Federal and State Drug Possession charges

Federal and State Drug Possession and Distribution

Facing drug charges in Austin, Texas can be extremely upsetting, especially if the charges you are facing could result in jail time. There are many different kinds of drug possession and distribution offenses at the state and federal levels, and many different kinds of people face drug charges. In some cases, drug charges arise for individuals with prior offenses, but even college students in the Austin area can face charges for marijuana possession or possession with intent to distribute.

Whether a person is facing federal or state drug charges, it is extremely important to have an experienced Austin drug crimes defense lawyer who can tailor a defense strategy to the specific facts of your case.

Distinction Between Federal and State Drug Charges

What is the difference between federal and state drug charges, and when should a person anticipate federal charges instead of Texas state drug charges? In short, there are many situations in which a crime may be charged either at the state or federal level. Whether a person faces federal or state drug charges depends on numerous factors, such as:

  • Whether a federal or state law enforcement official made the arrest (if a person was arrested by a federal officer, the crime likely will be federal, and if the person was arrested by a Texas state law enforcement official, the crime likely is being charged under state law); oftentimes law enforcement officers who are employed by the state are also members of a federal task force. In these situations, there are often meetings between state and federal officials to determine whether the charges should be brought in state court or in federal court.
  • Whether the crime involved the crossing of state lines (once a person crosses state lines in the act of committing a drug offense—even simply crossing state lines with the substance—then the crime can be federal); the possession of certain controlled substances is a federal crime as well as a state crime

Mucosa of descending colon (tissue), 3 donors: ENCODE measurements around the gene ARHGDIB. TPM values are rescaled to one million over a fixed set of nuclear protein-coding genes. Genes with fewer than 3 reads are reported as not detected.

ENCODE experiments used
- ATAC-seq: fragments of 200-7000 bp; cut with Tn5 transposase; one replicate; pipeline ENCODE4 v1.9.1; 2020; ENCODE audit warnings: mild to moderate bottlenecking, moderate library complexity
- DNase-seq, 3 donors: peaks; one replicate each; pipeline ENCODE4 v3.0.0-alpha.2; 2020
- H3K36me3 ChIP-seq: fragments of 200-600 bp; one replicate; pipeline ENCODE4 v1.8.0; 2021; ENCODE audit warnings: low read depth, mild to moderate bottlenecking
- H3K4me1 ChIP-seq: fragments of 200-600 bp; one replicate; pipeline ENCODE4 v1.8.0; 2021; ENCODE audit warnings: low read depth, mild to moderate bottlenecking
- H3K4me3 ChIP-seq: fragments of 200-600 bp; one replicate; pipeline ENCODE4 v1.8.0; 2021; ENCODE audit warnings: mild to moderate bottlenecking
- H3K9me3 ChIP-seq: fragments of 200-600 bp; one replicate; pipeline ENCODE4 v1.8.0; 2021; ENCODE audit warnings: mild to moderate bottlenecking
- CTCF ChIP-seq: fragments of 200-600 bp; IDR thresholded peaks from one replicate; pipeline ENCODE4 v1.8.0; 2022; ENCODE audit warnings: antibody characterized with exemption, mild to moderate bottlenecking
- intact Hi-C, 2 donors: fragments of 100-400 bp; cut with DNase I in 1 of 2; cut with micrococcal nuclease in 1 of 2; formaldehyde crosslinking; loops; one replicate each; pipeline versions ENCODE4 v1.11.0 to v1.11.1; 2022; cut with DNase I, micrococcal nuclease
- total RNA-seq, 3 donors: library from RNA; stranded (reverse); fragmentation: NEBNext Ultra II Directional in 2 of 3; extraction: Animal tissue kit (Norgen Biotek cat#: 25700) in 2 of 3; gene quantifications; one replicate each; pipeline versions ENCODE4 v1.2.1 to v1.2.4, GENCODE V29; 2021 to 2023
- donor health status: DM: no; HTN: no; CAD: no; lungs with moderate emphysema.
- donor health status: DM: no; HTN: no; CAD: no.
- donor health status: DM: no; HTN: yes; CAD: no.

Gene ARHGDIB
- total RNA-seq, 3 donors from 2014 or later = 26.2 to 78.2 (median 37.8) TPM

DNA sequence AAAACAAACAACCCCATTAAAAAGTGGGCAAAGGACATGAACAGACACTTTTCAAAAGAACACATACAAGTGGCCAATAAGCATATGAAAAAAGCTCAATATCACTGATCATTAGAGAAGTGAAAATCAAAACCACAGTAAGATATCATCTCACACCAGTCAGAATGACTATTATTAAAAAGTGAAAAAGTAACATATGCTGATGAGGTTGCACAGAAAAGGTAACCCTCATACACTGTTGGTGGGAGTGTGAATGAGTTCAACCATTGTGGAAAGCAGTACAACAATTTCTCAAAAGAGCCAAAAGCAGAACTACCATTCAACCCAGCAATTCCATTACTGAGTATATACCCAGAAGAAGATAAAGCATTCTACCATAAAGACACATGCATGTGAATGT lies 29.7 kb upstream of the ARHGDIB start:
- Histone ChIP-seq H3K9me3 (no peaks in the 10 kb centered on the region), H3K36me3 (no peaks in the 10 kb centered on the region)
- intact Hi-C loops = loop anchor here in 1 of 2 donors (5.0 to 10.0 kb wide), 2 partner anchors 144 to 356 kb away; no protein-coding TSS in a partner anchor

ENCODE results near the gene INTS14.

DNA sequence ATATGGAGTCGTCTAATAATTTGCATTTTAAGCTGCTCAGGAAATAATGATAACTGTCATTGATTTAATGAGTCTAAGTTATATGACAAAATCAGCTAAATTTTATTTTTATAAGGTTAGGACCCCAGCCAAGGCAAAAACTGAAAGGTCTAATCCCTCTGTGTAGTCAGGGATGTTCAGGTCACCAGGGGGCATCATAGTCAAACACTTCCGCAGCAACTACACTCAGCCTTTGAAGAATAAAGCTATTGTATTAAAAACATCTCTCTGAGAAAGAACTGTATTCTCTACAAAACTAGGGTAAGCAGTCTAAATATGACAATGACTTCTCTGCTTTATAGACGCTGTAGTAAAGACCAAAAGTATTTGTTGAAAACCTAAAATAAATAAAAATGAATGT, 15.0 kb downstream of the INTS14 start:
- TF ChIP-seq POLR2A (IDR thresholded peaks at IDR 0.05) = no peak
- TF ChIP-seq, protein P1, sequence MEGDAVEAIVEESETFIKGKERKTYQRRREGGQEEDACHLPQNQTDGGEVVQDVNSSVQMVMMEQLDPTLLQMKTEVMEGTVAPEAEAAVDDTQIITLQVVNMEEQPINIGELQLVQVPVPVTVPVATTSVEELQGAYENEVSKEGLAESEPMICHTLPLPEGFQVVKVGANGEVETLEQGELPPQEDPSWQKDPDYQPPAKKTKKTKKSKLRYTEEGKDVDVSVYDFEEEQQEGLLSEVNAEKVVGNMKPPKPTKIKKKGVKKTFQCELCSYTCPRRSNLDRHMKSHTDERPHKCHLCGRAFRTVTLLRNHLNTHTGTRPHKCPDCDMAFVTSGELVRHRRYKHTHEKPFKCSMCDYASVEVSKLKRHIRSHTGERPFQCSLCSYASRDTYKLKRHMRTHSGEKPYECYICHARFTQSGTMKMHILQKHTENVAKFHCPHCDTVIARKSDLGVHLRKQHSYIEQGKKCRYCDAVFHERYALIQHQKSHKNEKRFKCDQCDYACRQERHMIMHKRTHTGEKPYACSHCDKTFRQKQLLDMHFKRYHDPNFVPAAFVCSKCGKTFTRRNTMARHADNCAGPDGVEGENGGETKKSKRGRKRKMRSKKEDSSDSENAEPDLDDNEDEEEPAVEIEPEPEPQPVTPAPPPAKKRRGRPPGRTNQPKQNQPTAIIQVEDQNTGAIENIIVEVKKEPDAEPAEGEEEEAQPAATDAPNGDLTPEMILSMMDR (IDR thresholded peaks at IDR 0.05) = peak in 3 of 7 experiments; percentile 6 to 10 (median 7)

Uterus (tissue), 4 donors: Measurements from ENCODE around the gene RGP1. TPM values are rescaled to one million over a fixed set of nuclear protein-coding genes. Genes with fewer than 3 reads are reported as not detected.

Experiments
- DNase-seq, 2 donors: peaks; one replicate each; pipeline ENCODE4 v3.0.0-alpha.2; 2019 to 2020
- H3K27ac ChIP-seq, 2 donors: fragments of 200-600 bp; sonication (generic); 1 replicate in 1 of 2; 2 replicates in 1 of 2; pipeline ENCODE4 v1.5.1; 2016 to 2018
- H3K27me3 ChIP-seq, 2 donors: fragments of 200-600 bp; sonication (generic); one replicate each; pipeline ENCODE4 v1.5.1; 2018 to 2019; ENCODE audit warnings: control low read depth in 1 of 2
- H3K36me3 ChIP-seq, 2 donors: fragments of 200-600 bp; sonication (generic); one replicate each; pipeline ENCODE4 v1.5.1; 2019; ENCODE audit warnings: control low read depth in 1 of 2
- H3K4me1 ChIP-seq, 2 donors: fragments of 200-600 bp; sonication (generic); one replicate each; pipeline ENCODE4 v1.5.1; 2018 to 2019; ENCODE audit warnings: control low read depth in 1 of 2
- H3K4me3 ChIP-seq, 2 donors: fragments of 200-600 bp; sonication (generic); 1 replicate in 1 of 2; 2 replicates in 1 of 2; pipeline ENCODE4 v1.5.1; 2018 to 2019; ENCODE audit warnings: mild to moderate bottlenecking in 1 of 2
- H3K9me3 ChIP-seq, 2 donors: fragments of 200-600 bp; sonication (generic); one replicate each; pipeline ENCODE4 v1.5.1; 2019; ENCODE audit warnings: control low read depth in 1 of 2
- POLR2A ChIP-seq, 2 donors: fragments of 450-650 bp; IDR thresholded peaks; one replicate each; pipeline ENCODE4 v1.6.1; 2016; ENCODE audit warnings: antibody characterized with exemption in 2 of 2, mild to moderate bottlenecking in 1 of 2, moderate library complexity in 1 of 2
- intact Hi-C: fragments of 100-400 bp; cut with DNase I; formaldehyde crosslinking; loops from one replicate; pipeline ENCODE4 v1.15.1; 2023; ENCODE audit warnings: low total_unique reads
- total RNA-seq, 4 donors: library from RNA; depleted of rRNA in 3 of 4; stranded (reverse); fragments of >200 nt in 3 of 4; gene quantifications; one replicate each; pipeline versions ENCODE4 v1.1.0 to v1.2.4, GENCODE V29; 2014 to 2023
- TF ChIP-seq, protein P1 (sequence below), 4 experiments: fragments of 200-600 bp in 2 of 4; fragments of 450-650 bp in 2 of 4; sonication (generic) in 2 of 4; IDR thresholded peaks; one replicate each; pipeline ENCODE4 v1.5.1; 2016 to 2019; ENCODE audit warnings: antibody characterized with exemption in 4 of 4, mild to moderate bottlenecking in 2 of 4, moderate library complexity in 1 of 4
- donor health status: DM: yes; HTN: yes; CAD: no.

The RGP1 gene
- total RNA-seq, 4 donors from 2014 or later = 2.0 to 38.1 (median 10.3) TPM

• Whether informants who are working for a federal task force or federal agent were involved in the case (in such cases where a federal informant provides details that lead to the arrest, the case can be federal); and/or
  • Whether the drug offense occurred on federal property such as Fort Lee or Fort Pickett or in a federal building.

For many drug offenses, federal penalties are significantly more severe.

Federal Drug Crimes and the Controlled Substances Act

Most drug possession and drug distribution (or possession with intent to distribute) offenses are charged under the federal Controlled Substances Act (CSA). The CSA places drugs into five different categories that range from Schedule I drugs (such as marijuana or heroin) to Schedule V drugs. Many drug possession and distribution charges involve Schedule I substances, but those offenses frequently include Schedule II drugs, as well. Examples of Schedule II drugs include, for example, methamphetamine, morphine, and certain other drugs that may be legal with a valid prescription.

In some situations, even college students can face federal drug charges under the CSA for traveling across state lines with marijuana or possessing marijuana on federal property.

Texas State Drug Possession and Distribution Offenses

Various Texas state laws govern drug crimes, including possession and possession with intent to distribute. For example:

Under Texas Code, possession of a Schedule I or Schedule II controlled substance is classified as a Class 5 felony and can result in up to 10 years in prison and a fine of up to $2,500. Possession of marijuana in an amount less than one-half ounce typically is charged as a misdemeanor offense that can result in up to 30 days in jail and a fine of up to $500. Nevertheless under certain conditions a defendant charged with the felony of simple possession of a controlled substance can have their case dismissed even if there are no legal defenses if it qualifies under the first offender statute.

Under Texas Code, it is unlawful to manufacture, sell, give, distribute, or possess with intent to manufacture, sell, give, or distribute a controlled substance. The penalty for possession with intent to distribute can range from a misdemeanor to felony offense depending upon the type of drug and the amount. The statutory range if convicted of Distribution of Cocaine or Heroin is 5-40 years in Texas so it is imperative to have an experienced criminal defense attorney to guide you through the process.

Contact an Austin Drug Crimes Defense Attorney

If you are facing drug crimes charges, whether as a first-time offender or repeat offender, a drug crimes defense lawyer in Austin can help. Contact an Austin Drug Crimes Defense Attorney for more information.